When looking at the administration of telehealth and telemedicine services, there are many obvious similarities between the two. In fact, they’re so similar that many patients and even practitioners use the terms interchangeably. While this may simplify discussions regarding the issues, the comparison isn’t technically accurate.
The fact is that telehealth is far more encompassing that telemedicine. This becomes important when considering issues like the provision of non-clinical services, training and intensive outpatient programs (IOP). For patients and their families seeking services, it’s essential to understand these distinctions.
The easiest way to understand the difference in telehealth vs telemedicine services is to recognize that one offering fits into the other. Telemedicine is considered a form of telehealth, so the latter term has a far more expansive meaning. While both are geared towards the provision of remote health services, the distinctions come down to what’s actually provided.
Telemedicine provides health consumers with remote clinical services. This essentially boils down to the doctor-patient relationship. By practicing medicine from a distance through the use of technology, physicians are directly engaged in the telemedical provision of healthcare.
The majority of telemedicine visits in previous years have been related to substance abuse, anxiety, and general mental health issues. Ever since 2017, though, primary care visits outpaced other telemedicine services. Primary care and telemental health, however, continuously comprise the bulk of telemedicine.
In addition to including telemedical services, telehealth goes beyond the traditional doctor-patient interaction in a remote clinical setting. On top of this, non-clinical services are also offered. This could include hosting administrative meetings, overseeing provider training, offering continuing medical education, and more.
The use of telehealth has consistently been growing over time, but due to the coronavirus pandemic, these services expanded quickly in 2020. In fact, experts predicted that at least 1 billion telehealth interactions would take place before the year’s end. The expansive nature of these services can be hard to understand, so consider just a few examples:
These examples show the true nature of the telehealth vs telemedicine distinction. While both are integral to current healthcare provisions, the former ensures you can focus on the entirety of your well-being even when not interacting directly with a physician.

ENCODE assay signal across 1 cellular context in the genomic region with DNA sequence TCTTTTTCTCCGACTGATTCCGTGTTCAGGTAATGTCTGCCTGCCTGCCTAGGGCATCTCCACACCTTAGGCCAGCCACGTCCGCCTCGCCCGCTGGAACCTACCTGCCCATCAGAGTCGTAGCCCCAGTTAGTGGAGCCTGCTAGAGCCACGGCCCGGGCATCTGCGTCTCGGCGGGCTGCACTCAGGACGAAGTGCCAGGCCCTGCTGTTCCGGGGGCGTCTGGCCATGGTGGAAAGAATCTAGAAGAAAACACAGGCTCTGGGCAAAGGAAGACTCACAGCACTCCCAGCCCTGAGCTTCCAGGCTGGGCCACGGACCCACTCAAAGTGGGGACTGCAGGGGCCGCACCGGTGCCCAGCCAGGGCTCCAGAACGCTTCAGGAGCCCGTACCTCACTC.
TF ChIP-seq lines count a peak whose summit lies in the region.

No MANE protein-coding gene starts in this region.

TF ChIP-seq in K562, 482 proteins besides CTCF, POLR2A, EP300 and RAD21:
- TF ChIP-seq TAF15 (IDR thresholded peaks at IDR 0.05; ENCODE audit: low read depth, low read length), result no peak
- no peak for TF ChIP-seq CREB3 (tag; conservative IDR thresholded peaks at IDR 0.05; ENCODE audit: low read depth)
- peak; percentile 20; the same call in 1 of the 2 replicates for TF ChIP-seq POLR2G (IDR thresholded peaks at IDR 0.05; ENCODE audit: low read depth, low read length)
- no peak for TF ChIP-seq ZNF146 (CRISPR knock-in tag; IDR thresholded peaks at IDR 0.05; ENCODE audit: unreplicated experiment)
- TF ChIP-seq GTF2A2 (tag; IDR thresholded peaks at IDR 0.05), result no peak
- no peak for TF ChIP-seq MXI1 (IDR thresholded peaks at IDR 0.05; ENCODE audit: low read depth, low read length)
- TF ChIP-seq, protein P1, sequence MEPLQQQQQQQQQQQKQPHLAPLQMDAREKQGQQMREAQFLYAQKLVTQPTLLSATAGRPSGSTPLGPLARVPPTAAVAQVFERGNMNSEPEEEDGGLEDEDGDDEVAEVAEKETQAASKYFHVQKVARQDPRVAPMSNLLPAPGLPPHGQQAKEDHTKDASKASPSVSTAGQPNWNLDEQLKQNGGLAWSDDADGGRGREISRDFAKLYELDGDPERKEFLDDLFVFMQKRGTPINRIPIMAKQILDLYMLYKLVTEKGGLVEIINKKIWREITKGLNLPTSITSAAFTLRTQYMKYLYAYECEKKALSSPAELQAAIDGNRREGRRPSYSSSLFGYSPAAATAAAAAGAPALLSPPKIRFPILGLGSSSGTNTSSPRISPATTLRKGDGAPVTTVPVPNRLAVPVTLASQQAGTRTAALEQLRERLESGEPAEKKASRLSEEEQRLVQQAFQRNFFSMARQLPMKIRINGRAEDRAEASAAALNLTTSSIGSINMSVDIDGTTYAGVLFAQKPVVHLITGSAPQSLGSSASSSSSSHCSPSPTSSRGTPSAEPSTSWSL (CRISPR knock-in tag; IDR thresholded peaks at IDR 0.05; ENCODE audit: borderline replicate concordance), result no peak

The explosion in the use of telehealth services that accompanied the emergence of COVID-19 isn’t surprising. Hospitals saw an incredible decrease in the number of heart attacks, strokes and other health issues frequently seen in emergency rooms. The New York Times even said, “Except for treating COVID-19, many hospitals seem to be eerily quiet.”
This is because people are scared of visiting the hospital due to the potential for coronavirus infection. The need for healthcare obviously didn’t stop, though, so telehealth was the clear response. Regardless of the differences between telehealth vs telemedicine, both services also found themselves dealing with the need to help patients find connection in a time of social distancing.
This is a huge concern for those dealing with mental health and addiction issues. Individuals fighting drug issues were hit particularly hard by COVID-19 emergence. Isolation can also worsen mental health disorders. If you or a family member are dealing with a similar situation, contact Transformations Treatment Center for telehealth and telemedicine options.
Telehealth and telemedicine share several common aspects, and one of the most obvious is that they each have pros and cons. Since telemedicine falls under the purview of telehealth, these will be discussed as one below:
Most of these disadvantages relate directly to practitioners who are not yet set up for telehealth and telemedicine offerings. At Transformations Treatment Center, our staff and professionals already have systems in place focused on continuity of care for individuals fighting addiction and mental health issues.
Whether you generally prefer to avoid clinical settings or you simply feel unsafe with in-person visits due to current issues (e.g. coronavirus outbreak), understanding the differences in telehealth vs telemedicine can prove vital. This information can help you better seek out services – from regular checkups to addiction recovery – that are essential for your overall well-being.